We know that plants are important for many different reasons, but did you ever wonder about the flowers they grow? Flowers are certainly pretty and make beautiful decorations. However, their real function is a lot more important than that. For most plants, the flower is a way to help reproduce and create more plants. But how can flowers do anything if they can’t even move? Read on to find out about the life cycle of flowers!
All flowers start when the main plant produces small buds. Over time, the buds grow larger and then open into beautiful flowers.
The reason that flowers look and smell so good is to attract birds, bees and insects. Once these insects arrive at a flower, they gather the sweet nectar inside and also pick up a lot of pollen on their bodies. If you’ve ever shaken or touched a flower, you might have come in contact with pollen. It usually looks like a very fine, yellow powder. Pollen is actually made up of many tiny grains that contain male cells. When the pollen is transferred to the stigma of a female plant, the male cells fertilize the female cells inside and help to grow new plant seeds. Think of it as a type of trade. The flowers give the insects nectar for their food and in return the insects help the flowers to reproduce! After the seeds have fully developed, the flower has completed its job and so it falls off the plant or dies.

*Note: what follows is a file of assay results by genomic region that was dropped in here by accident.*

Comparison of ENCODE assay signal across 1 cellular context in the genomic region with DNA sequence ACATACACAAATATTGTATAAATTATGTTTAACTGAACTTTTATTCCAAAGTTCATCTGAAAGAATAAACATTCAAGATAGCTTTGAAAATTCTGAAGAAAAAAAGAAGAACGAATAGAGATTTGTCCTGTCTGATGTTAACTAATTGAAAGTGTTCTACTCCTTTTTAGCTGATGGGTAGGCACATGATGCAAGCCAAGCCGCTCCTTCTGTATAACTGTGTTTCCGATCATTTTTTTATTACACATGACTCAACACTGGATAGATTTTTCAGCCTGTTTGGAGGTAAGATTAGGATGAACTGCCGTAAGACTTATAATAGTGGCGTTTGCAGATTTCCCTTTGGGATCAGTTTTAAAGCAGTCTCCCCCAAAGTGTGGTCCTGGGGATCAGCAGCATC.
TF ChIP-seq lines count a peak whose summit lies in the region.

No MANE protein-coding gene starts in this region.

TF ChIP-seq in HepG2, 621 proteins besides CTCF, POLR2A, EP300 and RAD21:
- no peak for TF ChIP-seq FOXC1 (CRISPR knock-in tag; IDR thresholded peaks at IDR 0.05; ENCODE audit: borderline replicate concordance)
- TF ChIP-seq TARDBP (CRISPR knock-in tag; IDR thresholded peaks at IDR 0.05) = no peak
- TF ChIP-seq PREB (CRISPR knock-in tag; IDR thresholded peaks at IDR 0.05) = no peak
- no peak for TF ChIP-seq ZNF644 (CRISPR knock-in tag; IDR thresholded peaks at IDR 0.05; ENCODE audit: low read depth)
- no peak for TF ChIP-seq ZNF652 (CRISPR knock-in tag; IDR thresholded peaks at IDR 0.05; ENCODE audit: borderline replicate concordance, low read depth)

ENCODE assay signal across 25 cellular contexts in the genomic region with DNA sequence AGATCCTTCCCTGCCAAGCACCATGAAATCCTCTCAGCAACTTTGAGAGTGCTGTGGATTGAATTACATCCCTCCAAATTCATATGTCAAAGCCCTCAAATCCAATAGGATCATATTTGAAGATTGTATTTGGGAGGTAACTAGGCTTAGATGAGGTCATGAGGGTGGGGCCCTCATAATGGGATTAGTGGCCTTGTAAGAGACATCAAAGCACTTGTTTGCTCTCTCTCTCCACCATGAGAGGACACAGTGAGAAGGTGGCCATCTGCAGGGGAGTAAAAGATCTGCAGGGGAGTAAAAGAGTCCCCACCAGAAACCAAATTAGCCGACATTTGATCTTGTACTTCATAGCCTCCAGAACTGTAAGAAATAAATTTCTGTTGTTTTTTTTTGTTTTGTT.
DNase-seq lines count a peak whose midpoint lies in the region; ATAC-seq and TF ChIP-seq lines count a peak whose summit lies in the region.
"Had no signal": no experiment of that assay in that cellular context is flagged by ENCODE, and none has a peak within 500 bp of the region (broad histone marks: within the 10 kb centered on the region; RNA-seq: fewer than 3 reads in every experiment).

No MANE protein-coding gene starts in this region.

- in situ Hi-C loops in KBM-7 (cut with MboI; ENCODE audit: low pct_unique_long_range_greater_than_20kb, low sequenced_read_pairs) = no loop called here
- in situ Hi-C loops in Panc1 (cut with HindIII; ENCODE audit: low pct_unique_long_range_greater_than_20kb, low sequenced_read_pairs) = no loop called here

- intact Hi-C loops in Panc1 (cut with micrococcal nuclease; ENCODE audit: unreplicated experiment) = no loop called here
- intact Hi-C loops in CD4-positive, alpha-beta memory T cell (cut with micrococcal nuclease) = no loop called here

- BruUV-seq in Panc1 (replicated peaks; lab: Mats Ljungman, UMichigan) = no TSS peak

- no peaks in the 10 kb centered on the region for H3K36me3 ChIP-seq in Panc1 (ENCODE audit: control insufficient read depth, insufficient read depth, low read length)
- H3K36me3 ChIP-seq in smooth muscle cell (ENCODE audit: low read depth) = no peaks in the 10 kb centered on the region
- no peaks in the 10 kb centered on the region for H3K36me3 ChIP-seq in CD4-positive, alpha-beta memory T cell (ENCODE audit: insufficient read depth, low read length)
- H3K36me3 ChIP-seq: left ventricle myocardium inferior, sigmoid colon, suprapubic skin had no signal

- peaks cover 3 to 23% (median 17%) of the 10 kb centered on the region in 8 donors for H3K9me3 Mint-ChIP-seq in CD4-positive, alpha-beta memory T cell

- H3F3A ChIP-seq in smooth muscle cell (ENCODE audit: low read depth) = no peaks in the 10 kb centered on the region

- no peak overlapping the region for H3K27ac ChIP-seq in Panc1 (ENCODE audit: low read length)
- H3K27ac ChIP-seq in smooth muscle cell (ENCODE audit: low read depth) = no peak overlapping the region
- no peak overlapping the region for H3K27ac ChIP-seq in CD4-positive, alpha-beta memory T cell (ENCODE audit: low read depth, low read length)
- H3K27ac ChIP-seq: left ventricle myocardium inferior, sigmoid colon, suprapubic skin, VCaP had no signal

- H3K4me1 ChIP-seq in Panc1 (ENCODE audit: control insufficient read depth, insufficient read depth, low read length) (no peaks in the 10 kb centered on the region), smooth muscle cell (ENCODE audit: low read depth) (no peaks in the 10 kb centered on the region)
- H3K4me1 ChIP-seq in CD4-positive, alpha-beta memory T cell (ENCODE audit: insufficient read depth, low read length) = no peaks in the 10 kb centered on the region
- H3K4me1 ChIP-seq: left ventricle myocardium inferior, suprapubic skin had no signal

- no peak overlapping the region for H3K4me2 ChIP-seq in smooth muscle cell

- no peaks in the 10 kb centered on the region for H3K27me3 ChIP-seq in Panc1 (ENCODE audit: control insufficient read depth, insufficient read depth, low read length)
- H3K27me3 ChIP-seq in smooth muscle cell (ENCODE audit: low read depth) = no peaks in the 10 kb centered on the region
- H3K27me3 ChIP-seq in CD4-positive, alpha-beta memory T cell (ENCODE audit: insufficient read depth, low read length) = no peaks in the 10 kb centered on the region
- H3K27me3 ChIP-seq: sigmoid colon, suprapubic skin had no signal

Now that you know how important flowers really are, remember not to pluck them outdoors, especially when they grow in the wild. Most flowers wilt and die a few hours after plucking them off the plant. Wouldn’t it be nicer to leave them for others to enjoy and also let them create more plants and flowers?
Have a look at some of these great resources to learn more about flowers and their life cycles.
- Dissect a Virtual Flower or Label its Parts
- An Introductory Classroom Activity on Flowers
- Build a Virtual Flower with the Correct Parts
- How Are Flowers Pollinated? Online Presentation
- Read About Pollination and How Seeds Travel
- Find Out More About Pollination and Sing the Pollination Song!
- The Flower Color Experiment
- Experiment with Flower Fragrances (PDF)
- A Flower Pollination Vocabulary Sheet (PDF)
- Why Do Flowers Open and Close Each Day?